The S&P 500 has now given up all its gains year to date, and Asia is basking in a sea of red overnight as indices fell around 3% on average across the board. Asia-Pacific stocks are down 30% from highs, almost down to the June 2017 lows! From an extreme overbought situation, with investors considering taking profit, this has now spiraled into indiscriminate selling across the board.
Hedge funds and institutions are forced to cut their gross books down, given leverage/margin calls and "value-at-risk" (VAR) measures blowing up, and risk management 101 taking over. Forget earnings, fundamentals, top line and bottom line beats. Microsoft (MSFT) is a great example of that: Revenue up 19%, net income up 34%, earnings up 36% -- no one cares. That is a market that has just let fear and preserving capital overtake any sense of logic and rationale.
There is a lot of finger pointing going on, political lobbying of sorts. But if this market correction does indeed spiral into a recession, one thing is clear, President Trump has single-handedly caused this collapse. The global economy was growing at a comfortable 3.5% rate, inflation contained, growth robust -- it was a perfect balance of goldilocks economy, positive for risk assets and equities.
In his narcissistic desire to put "America First," Trump embarked on the trade war tariffs campaign using the one key weapon the U.S. had vs. the rest of the world - trade. After all there was no way the U.S. could allow China or any global power to supersede them in global trade or global reserve status (note gold and oil trading in yuan, taking flows away from the U.S. dollar).
Following Brexit and Trump Trade Wars, global tariffs could reach levels not seen in 15 years (according to a UBS report). Combined, these two events could add 142 bps to the average global import tariff, totally unwinding the globalization efforts of the last 15 years. We are at the late end of the economic cycle. Trade disputes and fiscal easing now could cause the next recession very easily.
Central banks should remain independent from the government and the politician's agenda. Look at Turkey, a great example of how things can turn from good to worse if the central bank is not allowed to do their job. After Trump was done coercing his trading partners all throughout the summer, he then lashed out at the Fed. It would seem absurd to try and coerce the Fed Chairperson to keep rates lower in order to boost the economy and make his presidency look successful.
Looking back at history, a lot of Trump's policies and views are as though we are stepping back in time to the Reagan era, and Trump is using his playbook. Back in 1984, President Reagan basically demanded that the Fed Chair -- at the time, Paul Volcker -- not raise rates before the election.
There is no doubt that the market had grown significantly over the years since the global financial crisis -- via monetary accommodation by various central banks to boost growth. The Fed took the right approach in taking rates higher, as the economy cannot function forever in a negative real rate environment without inflation getting out of control and the economy overheating.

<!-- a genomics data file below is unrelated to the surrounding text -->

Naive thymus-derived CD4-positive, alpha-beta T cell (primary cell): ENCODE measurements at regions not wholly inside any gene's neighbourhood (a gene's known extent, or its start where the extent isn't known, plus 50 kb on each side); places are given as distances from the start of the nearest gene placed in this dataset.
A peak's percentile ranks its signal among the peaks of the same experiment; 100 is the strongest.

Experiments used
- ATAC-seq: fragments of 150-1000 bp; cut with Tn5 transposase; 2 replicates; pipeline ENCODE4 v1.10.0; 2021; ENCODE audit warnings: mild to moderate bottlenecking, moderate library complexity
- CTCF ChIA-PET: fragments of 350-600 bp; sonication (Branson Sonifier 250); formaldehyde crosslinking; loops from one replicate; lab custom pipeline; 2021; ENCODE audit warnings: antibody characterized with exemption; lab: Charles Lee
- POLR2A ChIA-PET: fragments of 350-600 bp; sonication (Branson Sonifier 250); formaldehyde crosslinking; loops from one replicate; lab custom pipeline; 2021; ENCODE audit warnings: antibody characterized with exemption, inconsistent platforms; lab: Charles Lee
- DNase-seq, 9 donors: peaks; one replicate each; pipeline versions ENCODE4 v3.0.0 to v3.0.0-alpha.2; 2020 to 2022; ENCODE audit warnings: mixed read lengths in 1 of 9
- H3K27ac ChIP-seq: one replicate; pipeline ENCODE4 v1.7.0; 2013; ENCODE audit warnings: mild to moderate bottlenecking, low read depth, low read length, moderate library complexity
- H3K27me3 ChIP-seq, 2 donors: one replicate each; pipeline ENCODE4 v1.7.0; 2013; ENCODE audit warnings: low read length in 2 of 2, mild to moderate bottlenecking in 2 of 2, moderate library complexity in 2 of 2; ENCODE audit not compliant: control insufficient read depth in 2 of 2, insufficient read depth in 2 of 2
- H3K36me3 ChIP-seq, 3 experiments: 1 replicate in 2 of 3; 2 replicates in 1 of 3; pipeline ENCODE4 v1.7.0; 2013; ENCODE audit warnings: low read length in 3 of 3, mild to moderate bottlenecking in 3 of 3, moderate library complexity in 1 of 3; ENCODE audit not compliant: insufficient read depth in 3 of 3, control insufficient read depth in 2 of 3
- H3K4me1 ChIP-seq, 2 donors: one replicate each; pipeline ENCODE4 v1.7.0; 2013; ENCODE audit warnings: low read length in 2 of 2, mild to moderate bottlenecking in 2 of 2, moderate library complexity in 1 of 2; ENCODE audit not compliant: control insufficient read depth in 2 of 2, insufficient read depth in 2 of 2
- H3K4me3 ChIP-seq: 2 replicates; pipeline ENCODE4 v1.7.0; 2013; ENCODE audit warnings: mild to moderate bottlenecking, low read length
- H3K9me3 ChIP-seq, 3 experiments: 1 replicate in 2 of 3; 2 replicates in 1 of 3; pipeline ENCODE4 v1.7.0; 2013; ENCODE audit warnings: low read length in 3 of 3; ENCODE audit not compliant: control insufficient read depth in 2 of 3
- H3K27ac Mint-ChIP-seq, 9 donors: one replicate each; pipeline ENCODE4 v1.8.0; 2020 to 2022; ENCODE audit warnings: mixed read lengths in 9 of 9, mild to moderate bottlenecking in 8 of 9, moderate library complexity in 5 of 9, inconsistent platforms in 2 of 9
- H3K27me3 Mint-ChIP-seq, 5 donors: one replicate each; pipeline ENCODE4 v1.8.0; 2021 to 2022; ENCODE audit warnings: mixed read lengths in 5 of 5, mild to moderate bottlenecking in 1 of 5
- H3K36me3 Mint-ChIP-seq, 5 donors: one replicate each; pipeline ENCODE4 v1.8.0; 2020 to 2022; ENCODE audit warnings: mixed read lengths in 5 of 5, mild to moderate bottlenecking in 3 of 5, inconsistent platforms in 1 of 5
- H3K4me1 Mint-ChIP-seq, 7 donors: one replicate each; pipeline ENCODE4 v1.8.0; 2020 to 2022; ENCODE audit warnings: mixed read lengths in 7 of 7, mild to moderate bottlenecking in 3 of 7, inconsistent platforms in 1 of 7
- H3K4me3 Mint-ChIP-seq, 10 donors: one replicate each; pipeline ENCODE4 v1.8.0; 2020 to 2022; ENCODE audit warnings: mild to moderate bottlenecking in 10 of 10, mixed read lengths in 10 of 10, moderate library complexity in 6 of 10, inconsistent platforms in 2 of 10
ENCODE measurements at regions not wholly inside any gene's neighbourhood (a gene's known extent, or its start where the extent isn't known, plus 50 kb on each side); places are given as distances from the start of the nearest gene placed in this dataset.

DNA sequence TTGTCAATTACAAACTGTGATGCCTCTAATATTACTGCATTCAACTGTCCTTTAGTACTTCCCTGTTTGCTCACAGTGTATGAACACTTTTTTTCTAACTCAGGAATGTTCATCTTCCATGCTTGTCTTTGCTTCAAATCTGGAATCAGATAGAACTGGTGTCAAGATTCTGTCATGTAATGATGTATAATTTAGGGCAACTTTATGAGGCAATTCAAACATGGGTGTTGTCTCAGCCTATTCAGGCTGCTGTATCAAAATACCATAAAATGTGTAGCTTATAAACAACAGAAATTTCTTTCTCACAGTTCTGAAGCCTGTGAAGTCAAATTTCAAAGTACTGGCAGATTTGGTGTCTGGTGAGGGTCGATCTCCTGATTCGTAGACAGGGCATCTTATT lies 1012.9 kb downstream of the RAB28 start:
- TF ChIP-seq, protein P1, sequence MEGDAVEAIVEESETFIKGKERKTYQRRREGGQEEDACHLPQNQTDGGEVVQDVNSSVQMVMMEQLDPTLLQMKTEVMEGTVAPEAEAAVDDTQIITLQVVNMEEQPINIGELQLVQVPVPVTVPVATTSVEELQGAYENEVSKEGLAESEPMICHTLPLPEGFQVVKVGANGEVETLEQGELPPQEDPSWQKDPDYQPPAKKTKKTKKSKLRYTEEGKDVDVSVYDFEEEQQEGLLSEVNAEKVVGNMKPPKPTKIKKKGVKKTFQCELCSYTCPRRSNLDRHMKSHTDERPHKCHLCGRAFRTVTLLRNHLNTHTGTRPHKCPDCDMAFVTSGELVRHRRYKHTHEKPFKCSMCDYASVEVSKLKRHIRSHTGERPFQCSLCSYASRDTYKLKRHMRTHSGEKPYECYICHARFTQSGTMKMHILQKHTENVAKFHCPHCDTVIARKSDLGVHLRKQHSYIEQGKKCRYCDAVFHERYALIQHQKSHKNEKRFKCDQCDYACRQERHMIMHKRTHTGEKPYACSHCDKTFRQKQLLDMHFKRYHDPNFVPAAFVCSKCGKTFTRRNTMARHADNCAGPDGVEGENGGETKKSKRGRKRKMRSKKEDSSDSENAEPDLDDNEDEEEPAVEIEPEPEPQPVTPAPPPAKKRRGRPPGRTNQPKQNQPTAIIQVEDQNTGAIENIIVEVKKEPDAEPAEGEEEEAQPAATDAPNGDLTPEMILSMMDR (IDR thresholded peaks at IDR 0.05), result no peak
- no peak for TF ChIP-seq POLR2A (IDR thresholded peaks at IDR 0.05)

The year 2018 has been all about taking the foot off the pedal. There was organic growth, companies with solid balance sheets, and the Fed was just removing the punchbowl slowly to allow markets to continue on their own. It was a smart move, as if they did not and markets collapsed, there would no buffer to lower interest rates later and boost the economy, if necessary. Everything was going smoothly until Trump started waging war on all the major super powers to increase the U.S.'s dominance and push his own agenda.
Most traders and portfolio managers today have maintained their careers during the "Buy the Dip" and the "Fed put" times. Any time any hints of a slowdown appear, the Fed has come to the market's rescue. Now, with the new Fed Chairperson, Jerome Powell, investors are seriously unsure how he will act during a time of crisis. Will he take the "economist" route and keep raising rates to take the excess out of the system (short-term pain, long-term gain)? Or will he feed the market with the opioid of free money that it is used to (short-term gain, long-term uncertainty)? It's easy for central banks to kick the can down the road and let someone else deal with the bigger problem.
South Korea exports orders this morning turned negative for the first time. There is a direct correlation between this measure and global earnings per share revision. It is signaling doom and gloom. Investors are using these broader indicators to imply much more downgrades to come, regardless of the earnings beats we see now in the third quarter reports.
There are only two things that can change the market sentiment. Either the Fed caves in and holds off on their USD interest rate hike path, or there is some settlement between U.S./China to stop the global trade supply uncertainty. The former seems more likely and plausible -- especially with U.S. markets collapsing, the Fed has arguably more justification to ease their hawkish stance. In the meantime, traders are trying to test the resolve of the Fed taking the market down to a "level" to force them to react. This is a scientific experiment, as no one knows how soon or fast the Fed will or can react.
Until then, stocks trading on high double-digit P/Es with no cash flow and extremely high growth rates will be punished, as they are more "flash-in-the-pan" in nature. Right now, one should focus on large-caps, with high single-digit P/Es, high free cash flow and solid balance sheets. Given even the latter group is down 20% from the highs, it will pay to be in quality over speculative stocks. At some point, with U.S. 10-year bond yields trading back to 3%, one can argue, the bond/equity switch will be done and equities will start to look more attractive again. The question is, when?